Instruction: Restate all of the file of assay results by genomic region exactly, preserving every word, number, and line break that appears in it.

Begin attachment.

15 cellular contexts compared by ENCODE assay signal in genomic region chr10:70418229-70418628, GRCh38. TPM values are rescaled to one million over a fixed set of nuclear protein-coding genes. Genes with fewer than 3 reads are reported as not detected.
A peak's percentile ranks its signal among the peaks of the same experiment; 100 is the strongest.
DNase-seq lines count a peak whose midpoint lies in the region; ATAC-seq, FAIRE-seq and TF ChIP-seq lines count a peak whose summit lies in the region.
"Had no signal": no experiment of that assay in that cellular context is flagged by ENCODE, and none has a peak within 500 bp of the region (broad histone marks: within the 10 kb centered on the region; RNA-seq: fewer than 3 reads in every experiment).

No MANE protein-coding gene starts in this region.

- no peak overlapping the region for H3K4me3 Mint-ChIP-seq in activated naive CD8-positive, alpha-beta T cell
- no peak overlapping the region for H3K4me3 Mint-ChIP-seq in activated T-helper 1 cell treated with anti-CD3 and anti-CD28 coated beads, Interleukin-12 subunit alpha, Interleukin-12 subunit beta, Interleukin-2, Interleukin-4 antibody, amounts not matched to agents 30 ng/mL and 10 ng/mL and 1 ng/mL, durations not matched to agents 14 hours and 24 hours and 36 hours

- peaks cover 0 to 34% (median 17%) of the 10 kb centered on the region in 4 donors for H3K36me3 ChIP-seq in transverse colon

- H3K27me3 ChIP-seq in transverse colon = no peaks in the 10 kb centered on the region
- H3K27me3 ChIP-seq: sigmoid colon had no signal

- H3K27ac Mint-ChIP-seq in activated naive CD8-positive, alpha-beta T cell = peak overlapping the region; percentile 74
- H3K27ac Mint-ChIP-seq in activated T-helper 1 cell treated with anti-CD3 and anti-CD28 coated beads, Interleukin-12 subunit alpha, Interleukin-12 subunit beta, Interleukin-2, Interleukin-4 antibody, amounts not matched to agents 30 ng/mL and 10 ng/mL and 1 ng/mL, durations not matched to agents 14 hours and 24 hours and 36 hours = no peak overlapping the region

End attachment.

15 cellular contexts compared by ENCODE assay signal in genomic region chr10:70418229-70418628, GRCh38. TPM values are rescaled to one million over a fixed set of nuclear protein-coding genes. Genes with fewer than 3 reads are reported as not detected.
A peak's percentile ranks its signal among the peaks of the same experiment; 100 is the strongest.
DNase-seq lines count a peak whose midpoint lies in the region; ATAC-seq, FAIRE-seq and TF ChIP-seq lines count a peak whose summit lies in the region.
"Had no signal": no experiment of that assay in that cellular context is flagged by ENCODE, and none has a peak within 500 bp of the region (broad histone marks: within the 10 kb centered on the region; RNA-seq: fewer than 3 reads in every experiment).

No MANE protein-coding gene starts in this region.

- no peak overlapping the region for H3K4me3 Mint-ChIP-seq in activated naive CD8-positive, alpha-beta T cell
- no peak overlapping the region for H3K4me3 Mint-ChIP-seq in activated T-helper 1 cell treated with anti-CD3 and anti-CD28 coated beads, Interleukin-12 subunit alpha, Interleukin-12 subunit beta, Interleukin-2, Interleukin-4 antibody, amounts not matched to agents 30 ng/mL and 10 ng/mL and 1 ng/mL, durations not matched to agents 14 hours and 24 hours and 36 hours

- peaks cover 0 to 34% (median 17%) of the 10 kb centered on the region in 4 donors for H3K36me3 ChIP-seq in transverse colon

- H3K27me3 ChIP-seq in transverse colon = no peaks in the 10 kb centered on the region
- H3K27me3 ChIP-seq: sigmoid colon had no signal

- H3K27ac Mint-ChIP-seq in activated naive CD8-positive, alpha-beta T cell = peak overlapping the region; percentile 74
- H3K27ac Mint-ChIP-seq in activated T-helper 1 cell treated with anti-CD3 and anti-CD28 coated beads, Interleukin-12 subunit alpha, Interleukin-12 subunit beta, Interleukin-2, Interleukin-4 antibody, amounts not matched to agents 30 ng/mL and 10 ng/mL and 1 ng/mL, durations not matched to agents 14 hours and 24 hours and 36 hours = no peak overlapping the region